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New Songs / Trey Songz - Priceless
« Last post by nanofives on Today at 01:19:58 AM »
New track by Luke, Cirkut, Jmike, R. City and JKash.
I can't feel this one.
Max Martin and friends / Ali Payami: Billboard Interview
« Last post by j.fco.morales on March 28, 2017, 09:54:32 PM »

It was during this time Payami crossed paths with Julius Petersson, then an A&R for Warner/Chappell, a major coup considering the publishing house gave him a cash advance. “It allowed me to not have to work on anything else but music, so you can eat but also concentrate on what you want to do,” he laughs. “Julius was such a visionary. He believed in not just me, but a lot of people who are very successful now.” It was through Petersson that Payami met Shellback, another mega-successful Swedish producer, which eventually thrust him into Max Martin’s orbit. Before long, Payami began collaborating with Martin. “He’s been doing this for so long that you learn something new from him every day,” Payami says of the notoriously reclusive producer who’s become one of the most successful names in pop music history. “He’s not only amazing and talented the way everyone knows him, but he’s also a great guy. It’s not just music; you learn so much about life, how to collaborate with people, and how to be open and not let egos take over the room.”

Cool  ;D
But let's say I want to show my tracks to a big label in the U.S that doesn't want unsolicited demos. What are the ways to get there? Do I need someone representing me :-\ :o

Fantastic! Thanks for posting!!
I wonder if this is a specific way to determine if a song has commercial potential, is it likeable etc. On Youtube Top stars songs have between 0.3 and 1% likes on average, very rarely does it go above 1% and sometimes this number is even less than 0.3%. On a Soundcloud this number goes between 1 and 2% for Top stars and between 0.5 and 1.5% for enthusiasts.

What those numbers say to you. Does it mean that if a song has small number of views but same percentage of likes, that there is only a matter of marketing and PR effort to make it equally successful.

Another thing, if certain songs have so massive number of views we may suppose that people like them. But why the percentags of likes stays the same. Why people that really like a song don't click on a Like more often. I for example always click Like on a song that I feel appealing. Is this all really only about marketing?
taxi, hitquarters, songalliance
Max Martin and friends / Can Cheiron success be outsourced
« Last post by Dagge on March 28, 2017, 01:17:34 PM »
Hi all, here is an intriguing question.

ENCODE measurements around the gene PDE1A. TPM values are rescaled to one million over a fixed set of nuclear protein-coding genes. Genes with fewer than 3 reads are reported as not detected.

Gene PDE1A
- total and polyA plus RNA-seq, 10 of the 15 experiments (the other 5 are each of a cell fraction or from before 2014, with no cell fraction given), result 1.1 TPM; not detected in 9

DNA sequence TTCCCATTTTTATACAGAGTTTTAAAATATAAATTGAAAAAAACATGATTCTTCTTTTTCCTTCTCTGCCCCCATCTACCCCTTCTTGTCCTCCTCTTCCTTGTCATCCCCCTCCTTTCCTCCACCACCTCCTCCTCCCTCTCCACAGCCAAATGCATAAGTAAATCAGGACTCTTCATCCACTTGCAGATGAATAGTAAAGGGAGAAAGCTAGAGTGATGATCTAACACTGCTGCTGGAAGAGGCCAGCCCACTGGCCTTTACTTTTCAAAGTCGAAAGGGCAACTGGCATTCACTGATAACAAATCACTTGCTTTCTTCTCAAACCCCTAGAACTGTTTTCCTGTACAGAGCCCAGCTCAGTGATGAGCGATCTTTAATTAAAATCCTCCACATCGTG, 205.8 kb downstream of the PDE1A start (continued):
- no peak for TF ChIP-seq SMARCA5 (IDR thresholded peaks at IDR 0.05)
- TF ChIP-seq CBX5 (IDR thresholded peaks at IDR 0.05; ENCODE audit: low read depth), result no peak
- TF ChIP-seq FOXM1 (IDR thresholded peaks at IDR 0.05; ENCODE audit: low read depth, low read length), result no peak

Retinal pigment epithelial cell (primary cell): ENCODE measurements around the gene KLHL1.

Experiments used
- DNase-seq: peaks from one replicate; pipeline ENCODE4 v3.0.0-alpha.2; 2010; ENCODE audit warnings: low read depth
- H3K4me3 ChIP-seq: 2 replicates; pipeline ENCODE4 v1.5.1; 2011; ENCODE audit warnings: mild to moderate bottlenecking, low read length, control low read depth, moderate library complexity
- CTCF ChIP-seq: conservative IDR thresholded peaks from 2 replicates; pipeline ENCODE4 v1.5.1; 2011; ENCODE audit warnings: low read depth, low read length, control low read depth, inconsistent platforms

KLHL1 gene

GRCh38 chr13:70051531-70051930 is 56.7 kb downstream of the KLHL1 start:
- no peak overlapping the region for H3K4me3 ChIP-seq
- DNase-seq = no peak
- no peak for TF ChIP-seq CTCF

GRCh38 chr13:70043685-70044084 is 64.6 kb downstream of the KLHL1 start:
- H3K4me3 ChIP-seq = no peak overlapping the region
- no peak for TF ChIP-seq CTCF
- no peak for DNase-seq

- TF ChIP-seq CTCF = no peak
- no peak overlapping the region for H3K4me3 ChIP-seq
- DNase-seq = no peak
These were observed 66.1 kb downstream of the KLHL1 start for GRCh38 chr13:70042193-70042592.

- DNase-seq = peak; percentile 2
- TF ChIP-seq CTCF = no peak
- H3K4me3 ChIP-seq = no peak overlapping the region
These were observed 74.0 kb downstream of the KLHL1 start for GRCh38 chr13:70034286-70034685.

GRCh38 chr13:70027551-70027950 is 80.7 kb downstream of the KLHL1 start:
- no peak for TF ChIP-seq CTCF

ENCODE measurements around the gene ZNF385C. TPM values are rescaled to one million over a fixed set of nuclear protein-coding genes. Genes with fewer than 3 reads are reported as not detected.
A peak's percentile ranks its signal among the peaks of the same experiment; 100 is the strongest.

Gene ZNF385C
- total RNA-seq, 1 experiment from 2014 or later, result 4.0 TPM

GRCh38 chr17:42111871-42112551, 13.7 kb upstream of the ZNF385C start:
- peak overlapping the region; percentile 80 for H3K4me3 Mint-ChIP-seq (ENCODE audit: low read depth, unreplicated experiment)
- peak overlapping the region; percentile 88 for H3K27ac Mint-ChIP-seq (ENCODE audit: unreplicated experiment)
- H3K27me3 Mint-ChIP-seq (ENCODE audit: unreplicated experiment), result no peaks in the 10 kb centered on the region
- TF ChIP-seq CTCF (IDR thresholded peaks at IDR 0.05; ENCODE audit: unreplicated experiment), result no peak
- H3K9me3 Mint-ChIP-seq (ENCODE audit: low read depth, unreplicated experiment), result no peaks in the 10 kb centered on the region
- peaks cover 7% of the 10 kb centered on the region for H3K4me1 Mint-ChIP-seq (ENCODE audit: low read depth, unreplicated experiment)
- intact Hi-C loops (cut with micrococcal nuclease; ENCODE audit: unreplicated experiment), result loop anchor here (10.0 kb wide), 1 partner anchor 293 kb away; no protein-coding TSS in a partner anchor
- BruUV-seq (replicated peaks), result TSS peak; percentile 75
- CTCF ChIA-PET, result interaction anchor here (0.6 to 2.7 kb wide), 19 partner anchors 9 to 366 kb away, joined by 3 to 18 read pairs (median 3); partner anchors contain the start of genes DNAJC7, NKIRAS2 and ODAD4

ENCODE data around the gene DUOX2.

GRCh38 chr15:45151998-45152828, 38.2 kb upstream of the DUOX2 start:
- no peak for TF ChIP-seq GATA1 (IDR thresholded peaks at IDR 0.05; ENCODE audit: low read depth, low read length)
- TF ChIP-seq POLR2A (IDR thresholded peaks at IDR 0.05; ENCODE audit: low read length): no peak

We live in a highly interconnected World, where many products/services are jointly offered/built on different parts of the World. From iPhone to software, everything is outsourced. I wonder if this same principe could be applied in music business.

Cheiron and swedish music success included many non-Suedes as active part of their success. Which means there may be equally good talent elsewhere, but Sweden used intelligent systematic approach and benefited from it. I wonder if there is possibility to replicate and outsource this on a different part of the World.

Ofcourse we must take into account that Sweden is highly developed society with some specifics (bad weather, no ego, willing to collaborate, intelligent folks, folk songs heritage), but some other place could also have their own advantage. In this outsourcing craze, I cannot see that music industry will be left aside. Especially if royalties continue to diminish, it may discourage some but give opportunities to some other with lower salary expectations. Exactly as in software industry. Possible analogy with Silicon Valley is invalid, because there are biggest Venture Capital firms located, best connections etc. In music this is not so specific, you could produce hits out of small island theoretically, and labels wouldn't care about your locations, they only care about hits and commercial side.

Do you think Sweden in music business is at such advantage that it cannot be substituted or outsourced. Please give honest opinion, with no patriotism involved :)
Michael Rodion works 2008-2017


not professional, only hobby and amateurs
Studios, Sounds, Vocals and Tech-Talk / Re: Soft Synths VS Real Synthesizers??
« Last post by Neal Sabel on March 28, 2017, 02:27:26 AM »
I heard the sounds on that link and they are not bad but to be honest they lack the warmness, richness, fullness and vibrance of a cutting edge real synthesizer where you can almost feel the "physical modelling."

Just put in "Yamaha Montage Synthesizer Performance with Blake Angelos" in Youtube and check out what this baby is capable of.  The richness, depth and lushness of the sounds are just something else and without programming, they are factory sounds !
I'm saving up for one of these. Hands down this beats any soft synth, ears don't lie and you just know when a sound really hits you.

Talking of sounds, check out some new sounds I programmed on my Radias for a new track here:


In particular the cool Snap-Synth.

Yes I think you're right, it's an era of convenience, where no-one wants to spend 9 hours programming one sound on a a real synthesizer and everyone is just looking to sound like the charts so they use the same soft synths.  It's a shame, but when I get the montage and start programming 80s and 90s sounds with it, then you will realize the sound power of the universe :). Just wait !
Cool  ;D
But let's say I want to show my tracks to a big label in the U.S that doesn't want unsolicited demos. What are the ways to get there? Do I need someone representing me :-\ :o
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